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Opinions of Sunday, 2 April 2017

Columnist: dailyguideafrica.com

Social media lynching at its worst

The fake report of the death of prominent personalities is on the ascendancy, courtesy social media. For those who seek to kill social media there could not have been a better point to stand on.

Most, if not all, political leaders in the country have been reported dead at one time or the other by an identifiable social media site notorious for the absurdity.

As for President Akufo-Addo and his Nigerian counterpart President Muhammadu Buhari they appear to lead the chart of the fake deaths – the motive behind which only those behind the mischievous enterprise can best tell.

A few days it was Jerry John Rawlings turn following in the heels of former President J A Kufuor and his wife. Even Nana Konadu Agyeman-Rawlings tasted the nonsense.

Their nefarious pastime has been described by some as Social Media Lynching, a crude obsession with spreading false information about the death of prominent personalities in society.

We could not agree anymore with the description but would be quick to add that as a negative development, relevant regulators should seek an immediate means of addressing this and other unwholesome fallouts from social media abuse.

It would not be long before we see the social media sadists spreading news about an invasion by aliens from a strange planet. The fear and panic that such a lie can exact on people can only be conjectured.

The benefits of social media are enormous and these we must exploit to our advantage not the contrary. If we fold our arms and allow such evil tendencies to gain a foothold in the country’s social media space, if we have not reached there already, the future outlook would be worrying.

Perhaps it is time those relevant agencies start programmes to sensitize people about the negative use to which social media is being put and the effects of these on our wellbeing.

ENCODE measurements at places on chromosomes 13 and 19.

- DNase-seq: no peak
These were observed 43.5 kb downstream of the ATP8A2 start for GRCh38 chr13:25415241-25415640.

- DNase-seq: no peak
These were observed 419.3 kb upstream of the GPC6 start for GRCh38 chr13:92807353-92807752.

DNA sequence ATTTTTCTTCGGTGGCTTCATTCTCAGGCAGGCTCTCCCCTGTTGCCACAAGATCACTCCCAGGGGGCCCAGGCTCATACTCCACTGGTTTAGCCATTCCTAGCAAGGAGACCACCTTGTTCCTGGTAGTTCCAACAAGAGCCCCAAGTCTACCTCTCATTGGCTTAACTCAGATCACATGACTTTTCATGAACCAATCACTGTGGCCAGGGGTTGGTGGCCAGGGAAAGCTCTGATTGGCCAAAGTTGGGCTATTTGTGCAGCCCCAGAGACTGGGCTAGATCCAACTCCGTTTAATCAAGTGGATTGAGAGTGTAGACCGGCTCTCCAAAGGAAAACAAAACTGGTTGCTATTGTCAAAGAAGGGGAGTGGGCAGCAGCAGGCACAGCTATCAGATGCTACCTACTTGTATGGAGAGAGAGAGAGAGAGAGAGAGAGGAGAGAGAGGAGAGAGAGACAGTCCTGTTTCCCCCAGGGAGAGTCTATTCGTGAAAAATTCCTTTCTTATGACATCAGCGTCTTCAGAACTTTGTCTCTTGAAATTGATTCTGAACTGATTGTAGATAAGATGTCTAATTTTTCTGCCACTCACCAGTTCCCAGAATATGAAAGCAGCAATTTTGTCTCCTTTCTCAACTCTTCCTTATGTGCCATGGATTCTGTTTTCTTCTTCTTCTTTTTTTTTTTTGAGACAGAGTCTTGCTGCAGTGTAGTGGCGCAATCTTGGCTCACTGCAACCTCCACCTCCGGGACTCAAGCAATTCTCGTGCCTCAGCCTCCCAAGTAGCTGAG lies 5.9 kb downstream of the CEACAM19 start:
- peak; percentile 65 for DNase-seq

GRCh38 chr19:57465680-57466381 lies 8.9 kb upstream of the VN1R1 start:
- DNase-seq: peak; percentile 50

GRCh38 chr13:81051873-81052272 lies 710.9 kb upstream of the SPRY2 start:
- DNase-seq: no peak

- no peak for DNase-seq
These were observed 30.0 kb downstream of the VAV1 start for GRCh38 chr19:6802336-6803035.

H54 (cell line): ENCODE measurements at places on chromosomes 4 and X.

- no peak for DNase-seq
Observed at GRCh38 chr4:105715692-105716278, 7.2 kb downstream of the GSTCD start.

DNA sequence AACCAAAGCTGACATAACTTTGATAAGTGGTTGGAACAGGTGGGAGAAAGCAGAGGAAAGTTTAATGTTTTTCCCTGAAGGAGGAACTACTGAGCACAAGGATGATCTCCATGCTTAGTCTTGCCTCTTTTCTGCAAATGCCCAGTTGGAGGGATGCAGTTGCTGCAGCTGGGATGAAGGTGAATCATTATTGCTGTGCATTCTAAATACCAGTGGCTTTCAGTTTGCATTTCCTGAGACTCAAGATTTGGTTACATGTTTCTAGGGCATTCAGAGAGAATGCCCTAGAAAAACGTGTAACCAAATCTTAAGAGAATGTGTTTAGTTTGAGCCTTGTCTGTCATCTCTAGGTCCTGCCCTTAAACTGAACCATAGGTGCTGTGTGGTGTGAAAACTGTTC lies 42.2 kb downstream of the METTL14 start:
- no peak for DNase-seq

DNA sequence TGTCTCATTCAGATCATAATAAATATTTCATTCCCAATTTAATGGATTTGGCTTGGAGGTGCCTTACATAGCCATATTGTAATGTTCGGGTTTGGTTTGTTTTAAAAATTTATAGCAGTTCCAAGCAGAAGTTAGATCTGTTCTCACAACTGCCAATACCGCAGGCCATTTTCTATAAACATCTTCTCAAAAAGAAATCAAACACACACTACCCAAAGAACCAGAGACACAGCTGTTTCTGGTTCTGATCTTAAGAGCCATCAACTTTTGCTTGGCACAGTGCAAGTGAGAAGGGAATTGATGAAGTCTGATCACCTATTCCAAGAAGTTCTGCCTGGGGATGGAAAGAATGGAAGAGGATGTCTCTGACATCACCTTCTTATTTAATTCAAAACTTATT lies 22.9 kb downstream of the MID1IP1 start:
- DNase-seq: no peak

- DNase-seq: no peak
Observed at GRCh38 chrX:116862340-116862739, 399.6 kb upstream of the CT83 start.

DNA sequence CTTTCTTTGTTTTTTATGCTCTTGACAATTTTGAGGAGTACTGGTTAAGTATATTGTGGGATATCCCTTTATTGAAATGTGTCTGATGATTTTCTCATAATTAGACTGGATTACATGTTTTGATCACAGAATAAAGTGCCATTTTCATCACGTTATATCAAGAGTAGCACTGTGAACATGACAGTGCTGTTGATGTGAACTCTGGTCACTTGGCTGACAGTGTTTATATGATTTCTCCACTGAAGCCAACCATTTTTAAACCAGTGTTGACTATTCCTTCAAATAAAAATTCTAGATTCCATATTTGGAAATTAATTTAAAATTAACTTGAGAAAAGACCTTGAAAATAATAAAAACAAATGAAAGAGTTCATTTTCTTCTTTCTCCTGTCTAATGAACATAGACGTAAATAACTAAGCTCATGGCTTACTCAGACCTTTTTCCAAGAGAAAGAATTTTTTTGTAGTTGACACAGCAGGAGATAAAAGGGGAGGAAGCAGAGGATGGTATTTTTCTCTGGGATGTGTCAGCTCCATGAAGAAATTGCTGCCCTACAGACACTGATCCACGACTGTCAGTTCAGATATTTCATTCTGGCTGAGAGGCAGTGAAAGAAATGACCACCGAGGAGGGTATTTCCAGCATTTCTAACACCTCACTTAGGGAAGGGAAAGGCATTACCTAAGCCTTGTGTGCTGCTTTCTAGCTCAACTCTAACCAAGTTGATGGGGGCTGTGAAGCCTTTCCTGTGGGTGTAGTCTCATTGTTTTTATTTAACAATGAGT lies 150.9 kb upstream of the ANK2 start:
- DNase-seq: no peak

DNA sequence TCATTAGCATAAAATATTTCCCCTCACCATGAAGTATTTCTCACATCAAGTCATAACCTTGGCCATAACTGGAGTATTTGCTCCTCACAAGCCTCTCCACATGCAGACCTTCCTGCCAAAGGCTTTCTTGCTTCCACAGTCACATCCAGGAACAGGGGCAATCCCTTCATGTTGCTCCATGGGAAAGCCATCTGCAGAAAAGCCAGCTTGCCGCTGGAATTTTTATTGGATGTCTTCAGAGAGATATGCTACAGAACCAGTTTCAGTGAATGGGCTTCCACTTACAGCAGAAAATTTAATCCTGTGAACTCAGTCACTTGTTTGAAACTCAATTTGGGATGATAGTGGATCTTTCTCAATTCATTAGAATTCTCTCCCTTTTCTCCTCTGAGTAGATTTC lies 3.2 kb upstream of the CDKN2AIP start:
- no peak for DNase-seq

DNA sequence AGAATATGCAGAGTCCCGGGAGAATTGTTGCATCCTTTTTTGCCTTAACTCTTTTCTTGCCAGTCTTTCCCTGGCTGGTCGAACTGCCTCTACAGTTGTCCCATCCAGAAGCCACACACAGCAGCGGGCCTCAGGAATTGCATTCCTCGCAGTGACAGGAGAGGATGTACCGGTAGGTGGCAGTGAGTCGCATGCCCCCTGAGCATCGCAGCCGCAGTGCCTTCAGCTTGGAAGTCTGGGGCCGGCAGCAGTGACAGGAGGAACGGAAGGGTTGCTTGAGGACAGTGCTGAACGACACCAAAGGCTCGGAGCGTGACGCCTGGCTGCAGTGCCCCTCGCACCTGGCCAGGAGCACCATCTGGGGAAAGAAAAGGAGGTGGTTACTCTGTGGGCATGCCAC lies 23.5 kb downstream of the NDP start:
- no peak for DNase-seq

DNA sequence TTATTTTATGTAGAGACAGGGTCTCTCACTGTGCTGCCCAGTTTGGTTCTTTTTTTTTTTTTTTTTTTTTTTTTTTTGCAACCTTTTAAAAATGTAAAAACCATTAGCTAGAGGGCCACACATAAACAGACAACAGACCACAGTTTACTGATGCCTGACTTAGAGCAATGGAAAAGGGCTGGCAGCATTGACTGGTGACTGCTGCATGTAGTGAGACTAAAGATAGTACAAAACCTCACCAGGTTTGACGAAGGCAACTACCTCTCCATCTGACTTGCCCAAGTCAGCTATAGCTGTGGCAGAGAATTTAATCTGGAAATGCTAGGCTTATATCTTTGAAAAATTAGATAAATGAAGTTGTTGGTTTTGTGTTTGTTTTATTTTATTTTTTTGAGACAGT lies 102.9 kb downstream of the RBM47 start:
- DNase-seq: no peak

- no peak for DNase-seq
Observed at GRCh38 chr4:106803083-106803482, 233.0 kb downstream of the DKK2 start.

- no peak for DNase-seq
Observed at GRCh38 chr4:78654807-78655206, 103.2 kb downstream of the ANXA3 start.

In the political realm, such manipulations have contributed enormously to the sorry state of politics in the country: they are used to malign the integrity of otherwise fine ladies and gentlemen just because these persons have offered themselves to serve their compatriots in the political realm. Little wonder, politics, in spite of the seeming number of persons seeking political appointments, remains restricted.

We cannot accept it when social media is manipulated to surreptitiously gain undue political advantage by persons who do not see any moral challenges posed by the abuse.

It is inappropriate conduct when lies are spewed about political opponents using social media today. We should come together as one people and consider dispassionately the drawbacks of such misuse of social media so that its full benefits would accrue to us.

The positive changes that we are yearning for in Ghana would not be realized if we continue to ignore the critical moves of our society in our application of novelties such as social media. We cannot ask for the elimination or marginalization of social media due to the advantages because it is a trendy development which we subdue to our disadvantage. When we, however, abuse it we could be pushing our country to the brink unfortunately.